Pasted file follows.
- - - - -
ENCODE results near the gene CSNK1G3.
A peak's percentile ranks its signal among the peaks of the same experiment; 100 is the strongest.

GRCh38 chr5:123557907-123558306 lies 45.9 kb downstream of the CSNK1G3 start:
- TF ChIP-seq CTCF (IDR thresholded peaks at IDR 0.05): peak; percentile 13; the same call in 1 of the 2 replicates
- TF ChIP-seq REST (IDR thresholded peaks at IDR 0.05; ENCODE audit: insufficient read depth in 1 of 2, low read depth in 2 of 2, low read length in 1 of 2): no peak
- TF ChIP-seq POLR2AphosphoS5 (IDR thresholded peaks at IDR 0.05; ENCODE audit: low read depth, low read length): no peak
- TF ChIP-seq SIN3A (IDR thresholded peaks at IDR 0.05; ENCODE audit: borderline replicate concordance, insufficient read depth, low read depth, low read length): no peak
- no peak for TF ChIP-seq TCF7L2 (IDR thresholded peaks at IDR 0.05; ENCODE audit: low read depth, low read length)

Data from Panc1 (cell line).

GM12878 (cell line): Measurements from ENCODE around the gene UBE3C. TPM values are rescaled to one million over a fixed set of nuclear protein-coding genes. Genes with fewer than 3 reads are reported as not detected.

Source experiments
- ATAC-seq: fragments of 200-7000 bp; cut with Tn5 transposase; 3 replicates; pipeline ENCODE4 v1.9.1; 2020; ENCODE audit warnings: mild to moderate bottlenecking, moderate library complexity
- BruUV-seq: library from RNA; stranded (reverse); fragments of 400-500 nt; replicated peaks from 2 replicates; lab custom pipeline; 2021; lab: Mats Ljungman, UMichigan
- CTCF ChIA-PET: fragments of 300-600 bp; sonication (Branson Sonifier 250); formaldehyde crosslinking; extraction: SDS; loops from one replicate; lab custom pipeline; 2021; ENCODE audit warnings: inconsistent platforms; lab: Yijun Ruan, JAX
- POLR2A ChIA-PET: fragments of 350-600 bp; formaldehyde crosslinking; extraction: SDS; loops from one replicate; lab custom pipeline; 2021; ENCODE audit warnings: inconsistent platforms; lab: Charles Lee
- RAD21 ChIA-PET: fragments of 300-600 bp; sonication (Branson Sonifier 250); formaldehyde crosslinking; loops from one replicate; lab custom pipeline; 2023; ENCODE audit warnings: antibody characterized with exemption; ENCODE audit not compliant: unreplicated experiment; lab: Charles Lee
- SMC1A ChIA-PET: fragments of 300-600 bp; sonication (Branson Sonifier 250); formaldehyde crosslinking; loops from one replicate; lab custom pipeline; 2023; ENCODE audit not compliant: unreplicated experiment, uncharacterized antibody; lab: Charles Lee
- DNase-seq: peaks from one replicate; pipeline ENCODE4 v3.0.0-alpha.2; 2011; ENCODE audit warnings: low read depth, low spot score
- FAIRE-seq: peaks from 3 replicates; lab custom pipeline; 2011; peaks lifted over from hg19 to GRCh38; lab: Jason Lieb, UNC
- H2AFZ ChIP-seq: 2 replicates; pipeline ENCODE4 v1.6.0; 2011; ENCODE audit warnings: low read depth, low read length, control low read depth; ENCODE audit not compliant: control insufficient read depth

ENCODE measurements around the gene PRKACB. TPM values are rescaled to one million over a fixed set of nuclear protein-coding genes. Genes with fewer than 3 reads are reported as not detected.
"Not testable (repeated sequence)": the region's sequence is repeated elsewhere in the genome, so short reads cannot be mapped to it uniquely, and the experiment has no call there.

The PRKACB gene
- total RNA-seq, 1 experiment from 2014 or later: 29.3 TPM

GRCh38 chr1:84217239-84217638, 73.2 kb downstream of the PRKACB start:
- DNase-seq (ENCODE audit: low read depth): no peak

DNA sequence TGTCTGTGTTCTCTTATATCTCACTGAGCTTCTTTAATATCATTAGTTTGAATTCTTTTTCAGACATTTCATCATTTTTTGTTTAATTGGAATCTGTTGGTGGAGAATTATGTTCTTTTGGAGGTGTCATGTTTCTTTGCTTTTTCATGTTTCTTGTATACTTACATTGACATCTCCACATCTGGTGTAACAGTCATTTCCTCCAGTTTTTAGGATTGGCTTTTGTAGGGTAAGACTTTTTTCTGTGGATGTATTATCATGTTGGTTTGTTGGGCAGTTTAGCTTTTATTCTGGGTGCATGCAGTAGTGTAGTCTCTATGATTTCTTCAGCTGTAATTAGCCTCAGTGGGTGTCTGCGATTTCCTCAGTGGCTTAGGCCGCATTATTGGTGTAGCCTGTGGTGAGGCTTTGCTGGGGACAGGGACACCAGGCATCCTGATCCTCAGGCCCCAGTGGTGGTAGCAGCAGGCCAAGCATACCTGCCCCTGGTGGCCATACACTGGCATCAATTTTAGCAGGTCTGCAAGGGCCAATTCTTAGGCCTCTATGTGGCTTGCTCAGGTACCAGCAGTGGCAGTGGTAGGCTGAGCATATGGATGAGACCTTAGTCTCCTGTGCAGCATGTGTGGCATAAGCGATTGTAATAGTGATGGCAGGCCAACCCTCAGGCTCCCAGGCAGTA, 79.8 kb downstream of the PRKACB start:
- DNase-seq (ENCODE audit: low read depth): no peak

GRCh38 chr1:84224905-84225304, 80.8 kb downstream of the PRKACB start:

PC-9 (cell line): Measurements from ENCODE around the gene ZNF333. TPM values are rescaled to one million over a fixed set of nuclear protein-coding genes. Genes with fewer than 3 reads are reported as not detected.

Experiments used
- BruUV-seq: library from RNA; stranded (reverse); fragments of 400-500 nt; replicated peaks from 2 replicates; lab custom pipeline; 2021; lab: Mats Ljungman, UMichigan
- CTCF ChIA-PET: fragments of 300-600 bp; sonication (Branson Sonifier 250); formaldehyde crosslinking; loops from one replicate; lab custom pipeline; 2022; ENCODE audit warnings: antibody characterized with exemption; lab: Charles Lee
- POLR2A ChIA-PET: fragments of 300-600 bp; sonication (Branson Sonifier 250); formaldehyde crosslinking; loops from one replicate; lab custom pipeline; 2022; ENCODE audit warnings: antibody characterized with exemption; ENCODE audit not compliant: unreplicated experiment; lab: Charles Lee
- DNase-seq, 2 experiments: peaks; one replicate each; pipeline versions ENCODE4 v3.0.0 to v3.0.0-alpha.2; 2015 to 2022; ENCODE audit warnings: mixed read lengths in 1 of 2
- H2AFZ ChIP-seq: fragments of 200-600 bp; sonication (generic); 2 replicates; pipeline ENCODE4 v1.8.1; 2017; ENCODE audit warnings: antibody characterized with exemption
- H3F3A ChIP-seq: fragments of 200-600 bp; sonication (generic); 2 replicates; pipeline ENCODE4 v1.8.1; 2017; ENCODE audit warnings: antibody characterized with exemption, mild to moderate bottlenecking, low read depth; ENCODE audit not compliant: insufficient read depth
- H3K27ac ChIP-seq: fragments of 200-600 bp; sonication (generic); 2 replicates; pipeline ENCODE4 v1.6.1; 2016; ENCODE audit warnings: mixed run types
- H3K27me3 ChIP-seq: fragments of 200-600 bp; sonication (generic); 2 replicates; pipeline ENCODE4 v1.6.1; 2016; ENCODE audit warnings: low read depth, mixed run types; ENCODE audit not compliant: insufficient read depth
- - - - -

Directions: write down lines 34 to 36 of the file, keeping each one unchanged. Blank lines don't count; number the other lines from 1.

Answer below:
- POLR2A ChIA-PET: fragments of 300-600 bp; sonication (Branson Sonifier 250); formaldehyde crosslinking; loops from one replicate; lab custom pipeline; 2022; ENCODE audit warnings: antibody characterized with exemption; ENCODE audit not compliant: unreplicated experiment; lab: Charles Lee
- DNase-seq, 2 experiments: peaks; one replicate each; pipeline versions ENCODE4 v3.0.0 to v3.0.0-alpha.2; 2015 to 2022; ENCODE audit warnings: mixed read lengths in 1 of 2
- H2AFZ ChIP-seq: fragments of 200-600 bp; sonication (generic); 2 replicates; pipeline ENCODE4 v1.8.1; 2017; ENCODE audit warnings: antibody characterized with exemption